Pathology of the Kidney in Stranded and By-Caught Cetaceans
IAAAM Archive
Lara Papini1; Daniel F. Cowan2
1Department of Experimental Veterinary Sciences, University of Padua, Padua, Italy; 2Department of Pathology, University of Texas Medical Branch, Department of Marine Biology, Texas A&M University at Galveston and Texas Marine Mammal Stranding Network, Galveston, TX, USA


We have examined the kidneys of 114 animals representing 17 different species of cetaceans (Tursiops truncatus, Stenella coeruleoalba, Stenella attenuata, Stenella longirostris, Peponocephala electra, Globicephalas melas, Globicephala macrorhynchus, Lagenodelphis hosei, Physeter macrocephalus, Kogia sima, Kogia breviceps, Mesoplodon sp., Pseudorca crassidens, Grampus griseus, Delphinus delphis, Ziphius cavirostris, Steno bredanensis) stranding along the Texas and Italian coasts over the last 12 and two years, respectively, and 48 animals of three species taken as accidental by-catch in the eastern tropical Pacific tuna fishery in 2001 and 2002 (S. attenuata, S. longirostris, D. delphis).

The purpose of this study is to describe the normal and pathological aspects of the kidney, and ultimately, to compare kidney diseases of stranded and captive animals. The next step will be to correlate, whenever possible, laboratory analyses to suggest a possible diagnosis.

Several authors have described the anatomy and histology of the cetacean kidney. The kidney is hyperlobulated (with a variable number and size of reniculi between different species). Each reniculus is a miniature typical mammalian kidney with from one to several calyces. The microanatomy is very similar to other mammalian kidneys; the variations are the large size of the "juxtaglomerular macula densa" and the presence of the "sporta perimedularis musculosa."

Lesions of the kidney are not very common or severe compared to diseases in other organs, and usually are not cause of death. However, it is important to know and understand them because they are often associated with other pathology. Another purpose is to determine if the particular urinary system anatomy of cetaceans makes them susceptible to disease.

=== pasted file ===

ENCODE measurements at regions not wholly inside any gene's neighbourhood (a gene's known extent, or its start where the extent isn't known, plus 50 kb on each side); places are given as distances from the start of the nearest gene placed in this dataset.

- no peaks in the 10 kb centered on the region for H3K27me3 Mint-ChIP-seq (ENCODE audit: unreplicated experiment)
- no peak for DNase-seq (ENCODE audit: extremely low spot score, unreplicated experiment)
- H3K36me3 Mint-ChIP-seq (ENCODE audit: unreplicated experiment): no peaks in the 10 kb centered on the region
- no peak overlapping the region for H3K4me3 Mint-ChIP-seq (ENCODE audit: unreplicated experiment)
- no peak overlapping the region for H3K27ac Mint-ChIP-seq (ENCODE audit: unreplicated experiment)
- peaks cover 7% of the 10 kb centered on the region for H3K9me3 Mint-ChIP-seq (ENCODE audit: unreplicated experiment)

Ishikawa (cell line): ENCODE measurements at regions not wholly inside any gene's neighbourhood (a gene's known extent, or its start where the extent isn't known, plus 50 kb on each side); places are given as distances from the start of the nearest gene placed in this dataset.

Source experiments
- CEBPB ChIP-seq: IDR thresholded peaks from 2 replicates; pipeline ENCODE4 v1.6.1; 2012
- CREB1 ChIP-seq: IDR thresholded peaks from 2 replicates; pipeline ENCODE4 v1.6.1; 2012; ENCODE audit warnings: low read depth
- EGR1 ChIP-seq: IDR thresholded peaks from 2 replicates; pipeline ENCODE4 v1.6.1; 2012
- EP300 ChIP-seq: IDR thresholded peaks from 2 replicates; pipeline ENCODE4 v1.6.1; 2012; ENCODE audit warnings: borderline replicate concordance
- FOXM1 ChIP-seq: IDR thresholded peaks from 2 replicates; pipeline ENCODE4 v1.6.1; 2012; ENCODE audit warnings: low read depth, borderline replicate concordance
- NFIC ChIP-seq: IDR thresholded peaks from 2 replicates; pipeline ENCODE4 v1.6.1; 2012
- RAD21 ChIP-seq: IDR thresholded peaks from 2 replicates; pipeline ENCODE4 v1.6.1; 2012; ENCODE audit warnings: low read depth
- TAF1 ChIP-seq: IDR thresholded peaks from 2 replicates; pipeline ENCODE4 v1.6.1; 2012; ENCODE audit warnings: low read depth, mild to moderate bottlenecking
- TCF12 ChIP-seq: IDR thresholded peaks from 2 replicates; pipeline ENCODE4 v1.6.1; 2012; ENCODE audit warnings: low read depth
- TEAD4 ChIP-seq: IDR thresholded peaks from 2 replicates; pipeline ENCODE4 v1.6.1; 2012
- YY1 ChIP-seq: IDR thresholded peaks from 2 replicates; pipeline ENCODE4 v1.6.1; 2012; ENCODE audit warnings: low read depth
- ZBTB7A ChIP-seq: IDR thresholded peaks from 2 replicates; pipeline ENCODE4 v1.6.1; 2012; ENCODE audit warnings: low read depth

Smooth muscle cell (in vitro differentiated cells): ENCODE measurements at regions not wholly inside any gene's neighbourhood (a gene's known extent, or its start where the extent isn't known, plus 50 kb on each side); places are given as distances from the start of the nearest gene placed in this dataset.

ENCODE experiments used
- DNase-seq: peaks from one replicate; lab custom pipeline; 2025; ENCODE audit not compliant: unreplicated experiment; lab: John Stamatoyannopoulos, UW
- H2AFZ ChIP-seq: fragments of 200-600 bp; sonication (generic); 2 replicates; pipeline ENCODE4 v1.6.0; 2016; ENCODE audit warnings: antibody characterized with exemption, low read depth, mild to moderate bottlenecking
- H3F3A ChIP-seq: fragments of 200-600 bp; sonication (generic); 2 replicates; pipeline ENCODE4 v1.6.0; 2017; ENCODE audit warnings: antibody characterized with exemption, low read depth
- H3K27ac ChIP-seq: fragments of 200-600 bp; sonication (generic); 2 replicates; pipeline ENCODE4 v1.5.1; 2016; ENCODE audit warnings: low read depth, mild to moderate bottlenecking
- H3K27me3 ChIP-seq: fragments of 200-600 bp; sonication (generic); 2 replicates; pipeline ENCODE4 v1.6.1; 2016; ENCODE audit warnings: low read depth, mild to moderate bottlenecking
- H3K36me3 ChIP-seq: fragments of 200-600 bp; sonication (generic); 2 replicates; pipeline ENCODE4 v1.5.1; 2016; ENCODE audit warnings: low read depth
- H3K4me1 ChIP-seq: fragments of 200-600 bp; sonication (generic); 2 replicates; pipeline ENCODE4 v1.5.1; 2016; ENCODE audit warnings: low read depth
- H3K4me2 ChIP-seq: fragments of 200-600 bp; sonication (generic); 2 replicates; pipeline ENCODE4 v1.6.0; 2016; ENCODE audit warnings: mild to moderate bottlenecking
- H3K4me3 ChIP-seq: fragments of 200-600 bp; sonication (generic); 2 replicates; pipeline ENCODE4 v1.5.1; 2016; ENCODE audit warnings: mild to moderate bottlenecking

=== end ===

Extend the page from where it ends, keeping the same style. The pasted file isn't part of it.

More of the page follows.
In the stranded animals we examined, we found several different pathologies. Acute tubular necrosis was nearly universal, and is attributed to agonal or intensely stressful events in the final hours of life. Other findings included the parasite Crassicauda spp; neoplasia (adenoma); amyloidosis; sclerosis and fibrosis of glomeruli; periglomerular capsule fibrosis; inflammation; scars; pyelonephritis; urinary calculi; small abscesses; hyaline nodules probably representing old scars; hydronephrosis; edema; myoglobinuria; cortical hemorrhage; cysts; and an unidentified fungus infection. It appears that the hyperlobulation of the kidney may effectively localize certain processes (i.e., hydronephrosis), while the very small caliber of the calyceal collecting system may make the system prone to obstruction. We did not observe bladder diseases.


This work would not have been possible without the enthusiastic participation of the volunteers of the Texas Marine Mammal Stranding Network, and many other contributing colleagues. This work was supported variously by grants from the National Oceanic and Atmospheric Administration through the National Sea Grant College Program, (NA16RGO457-01) and the Environmental Protection Agency Gulf of Mexico Program (MX822147-01-0), and contract NFFR6000800052, National Marine Fisheries Service. The views expressed herein are those of the authors and do not necessarily reflect the views of NOAA, the EPA, or any of their sub-agencies. This work is also supported by the Centro Studi Cetacei (CSC), and Istituto Centrale per la Ricerca Applicata al Mare (ICRAM), Italy.

Speaker Information
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Daniel F. Cowan, MD, CM
Department of Pathology, University of Texas Medical Branch
Galveston, TX, USA
Texas Marine Mammal Stranding Network

Lara Papini

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